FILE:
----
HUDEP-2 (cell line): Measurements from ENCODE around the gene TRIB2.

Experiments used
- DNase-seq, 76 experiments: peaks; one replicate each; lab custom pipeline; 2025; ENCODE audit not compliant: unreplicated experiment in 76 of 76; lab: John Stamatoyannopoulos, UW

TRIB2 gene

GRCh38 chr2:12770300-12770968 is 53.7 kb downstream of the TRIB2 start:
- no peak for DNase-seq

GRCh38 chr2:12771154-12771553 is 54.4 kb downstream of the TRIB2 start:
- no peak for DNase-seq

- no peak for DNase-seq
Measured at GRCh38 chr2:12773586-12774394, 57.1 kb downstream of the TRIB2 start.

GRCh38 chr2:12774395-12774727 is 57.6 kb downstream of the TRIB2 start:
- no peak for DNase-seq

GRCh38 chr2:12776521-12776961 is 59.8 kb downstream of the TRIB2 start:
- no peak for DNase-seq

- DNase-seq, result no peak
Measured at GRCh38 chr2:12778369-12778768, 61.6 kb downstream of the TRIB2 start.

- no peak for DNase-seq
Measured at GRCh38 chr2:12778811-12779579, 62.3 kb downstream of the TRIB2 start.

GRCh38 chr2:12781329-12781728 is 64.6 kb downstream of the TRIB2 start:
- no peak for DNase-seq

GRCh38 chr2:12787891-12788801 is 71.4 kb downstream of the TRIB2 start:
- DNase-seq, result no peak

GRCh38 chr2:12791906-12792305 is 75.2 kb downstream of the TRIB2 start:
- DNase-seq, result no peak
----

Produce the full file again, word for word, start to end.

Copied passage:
HUDEP-2 (cell line): Measurements from ENCODE around the gene TRIB2.

Experiments used
- DNase-seq, 76 experiments: peaks; one replicate each; lab custom pipeline; 2025; ENCODE audit not compliant: unreplicated experiment in 76 of 76; lab: John Stamatoyannopoulos, UW

TRIB2 gene

GRCh38 chr2:12770300-12770968 is 53.7 kb downstream of the TRIB2 start:
- no peak for DNase-seq

GRCh38 chr2:12771154-12771553 is 54.4 kb downstream of the TRIB2 start:
- no peak for DNase-seq

- no peak for DNase-seq
Measured at GRCh38 chr2:12773586-12774394, 57.1 kb downstream of the TRIB2 start.

GRCh38 chr2:12774395-12774727 is 57.6 kb downstream of the TRIB2 start:
- no peak for DNase-seq

GRCh38 chr2:12776521-12776961 is 59.8 kb downstream of the TRIB2 start:
- no peak for DNase-seq

- DNase-seq, result no peak
Measured at GRCh38 chr2:12778369-12778768, 61.6 kb downstream of the TRIB2 start.

- no peak for DNase-seq
Measured at GRCh38 chr2:12778811-12779579, 62.3 kb downstream of the TRIB2 start.

GRCh38 chr2:12781329-12781728 is 64.6 kb downstream of the TRIB2 start:
- no peak for DNase-seq

GRCh38 chr2:12787891-12788801 is 71.4 kb downstream of the TRIB2 start:
- DNase-seq, result no peak

GRCh38 chr2:12791906-12792305 is 75.2 kb downstream of the TRIB2 start:
- DNase-seq, result no peak